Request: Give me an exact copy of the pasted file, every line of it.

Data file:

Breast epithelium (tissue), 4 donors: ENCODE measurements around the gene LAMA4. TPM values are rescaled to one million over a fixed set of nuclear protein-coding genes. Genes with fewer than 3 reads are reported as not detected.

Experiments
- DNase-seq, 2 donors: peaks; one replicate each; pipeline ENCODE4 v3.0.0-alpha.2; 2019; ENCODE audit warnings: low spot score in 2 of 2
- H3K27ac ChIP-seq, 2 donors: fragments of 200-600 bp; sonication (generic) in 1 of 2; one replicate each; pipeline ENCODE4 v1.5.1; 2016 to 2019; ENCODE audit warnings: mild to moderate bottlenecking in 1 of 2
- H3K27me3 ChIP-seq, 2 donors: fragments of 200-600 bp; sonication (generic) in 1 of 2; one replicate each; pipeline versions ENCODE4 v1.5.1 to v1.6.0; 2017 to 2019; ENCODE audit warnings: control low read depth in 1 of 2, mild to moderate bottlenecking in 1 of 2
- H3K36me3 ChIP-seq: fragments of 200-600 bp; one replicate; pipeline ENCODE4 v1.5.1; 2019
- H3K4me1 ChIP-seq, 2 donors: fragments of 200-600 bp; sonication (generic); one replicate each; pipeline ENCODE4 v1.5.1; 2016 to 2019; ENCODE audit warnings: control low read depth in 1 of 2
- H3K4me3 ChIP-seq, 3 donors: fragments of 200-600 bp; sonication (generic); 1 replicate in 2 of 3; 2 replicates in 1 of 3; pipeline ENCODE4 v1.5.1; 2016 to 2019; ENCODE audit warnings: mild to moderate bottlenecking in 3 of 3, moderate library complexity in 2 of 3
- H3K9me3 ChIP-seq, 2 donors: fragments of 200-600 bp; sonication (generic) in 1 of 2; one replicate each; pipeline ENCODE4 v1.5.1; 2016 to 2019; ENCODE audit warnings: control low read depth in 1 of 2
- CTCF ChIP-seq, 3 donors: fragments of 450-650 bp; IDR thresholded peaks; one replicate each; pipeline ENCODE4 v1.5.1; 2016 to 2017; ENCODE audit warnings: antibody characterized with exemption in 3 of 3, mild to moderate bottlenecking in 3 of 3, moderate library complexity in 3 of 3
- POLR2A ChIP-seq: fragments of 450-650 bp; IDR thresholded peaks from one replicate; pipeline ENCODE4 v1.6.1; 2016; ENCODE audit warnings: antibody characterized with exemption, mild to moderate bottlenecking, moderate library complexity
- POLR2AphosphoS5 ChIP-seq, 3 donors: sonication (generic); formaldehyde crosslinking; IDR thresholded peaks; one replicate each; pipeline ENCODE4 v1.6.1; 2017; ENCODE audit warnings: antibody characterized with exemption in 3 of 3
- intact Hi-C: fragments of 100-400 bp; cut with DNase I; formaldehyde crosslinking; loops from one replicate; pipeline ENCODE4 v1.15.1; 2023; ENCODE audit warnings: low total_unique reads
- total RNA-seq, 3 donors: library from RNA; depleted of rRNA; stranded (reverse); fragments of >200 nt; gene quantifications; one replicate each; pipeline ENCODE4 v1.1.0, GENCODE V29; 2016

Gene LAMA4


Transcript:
Breast epithelium (tissue), 4 donors: ENCODE measurements around the gene LAMA4. TPM values are rescaled to one million over a fixed set of nuclear protein-coding genes. Genes with fewer than 3 reads are reported as not detected.

Experiments
- DNase-seq, 2 donors: peaks; one replicate each; pipeline ENCODE4 v3.0.0-alpha.2; 2019; ENCODE audit warnings: low spot score in 2 of 2
- H3K27ac ChIP-seq, 2 donors: fragments of 200-600 bp; sonication (generic) in 1 of 2; one replicate each; pipeline ENCODE4 v1.5.1; 2016 to 2019; ENCODE audit warnings: mild to moderate bottlenecking in 1 of 2
- H3K27me3 ChIP-seq, 2 donors: fragments of 200-600 bp; sonication (generic) in 1 of 2; one replicate each; pipeline versions ENCODE4 v1.5.1 to v1.6.0; 2017 to 2019; ENCODE audit warnings: control low read depth in 1 of 2, mild to moderate bottlenecking in 1 of 2
- H3K36me3 ChIP-seq: fragments of 200-600 bp; one replicate; pipeline ENCODE4 v1.5.1; 2019
- H3K4me1 ChIP-seq, 2 donors: fragments of 200-600 bp; sonication (generic); one replicate each; pipeline ENCODE4 v1.5.1; 2016 to 2019; ENCODE audit warnings: control low read depth in 1 of 2
- H3K4me3 ChIP-seq, 3 donors: fragments of 200-600 bp; sonication (generic); 1 replicate in 2 of 3; 2 replicates in 1 of 3; pipeline ENCODE4 v1.5.1; 2016 to 2019; ENCODE audit warnings: mild to moderate bottlenecking in 3 of 3, moderate library complexity in 2 of 3
- H3K9me3 ChIP-seq, 2 donors: fragments of 200-600 bp; sonication (generic) in 1 of 2; one replicate each; pipeline ENCODE4 v1.5.1; 2016 to 2019; ENCODE audit warnings: control low read depth in 1 of 2
- CTCF ChIP-seq, 3 donors: fragments of 450-650 bp; IDR thresholded peaks; one replicate each; pipeline ENCODE4 v1.5.1; 2016 to 2017; ENCODE audit warnings: antibody characterized with exemption in 3 of 3, mild to moderate bottlenecking in 3 of 3, moderate library complexity in 3 of 3
- POLR2A ChIP-seq: fragments of 450-650 bp; IDR thresholded peaks from one replicate; pipeline ENCODE4 v1.6.1; 2016; ENCODE audit warnings: antibody characterized with exemption, mild to moderate bottlenecking, moderate library complexity
- POLR2AphosphoS5 ChIP-seq, 3 donors: sonication (generic); formaldehyde crosslinking; IDR thresholded peaks; one replicate each; pipeline ENCODE4 v1.6.1; 2017; ENCODE audit warnings: antibody characterized with exemption in 3 of 3
- intact Hi-C: fragments of 100-400 bp; cut with DNase I; formaldehyde crosslinking; loops from one replicate; pipeline ENCODE4 v1.15.1; 2023; ENCODE audit warnings: low total_unique reads
- total RNA-seq, 3 donors: library from RNA; depleted of rRNA; stranded (reverse); fragments of >200 nt; gene quantifications; one replicate each; pipeline ENCODE4 v1.1.0, GENCODE V29; 2016

Gene LAMA4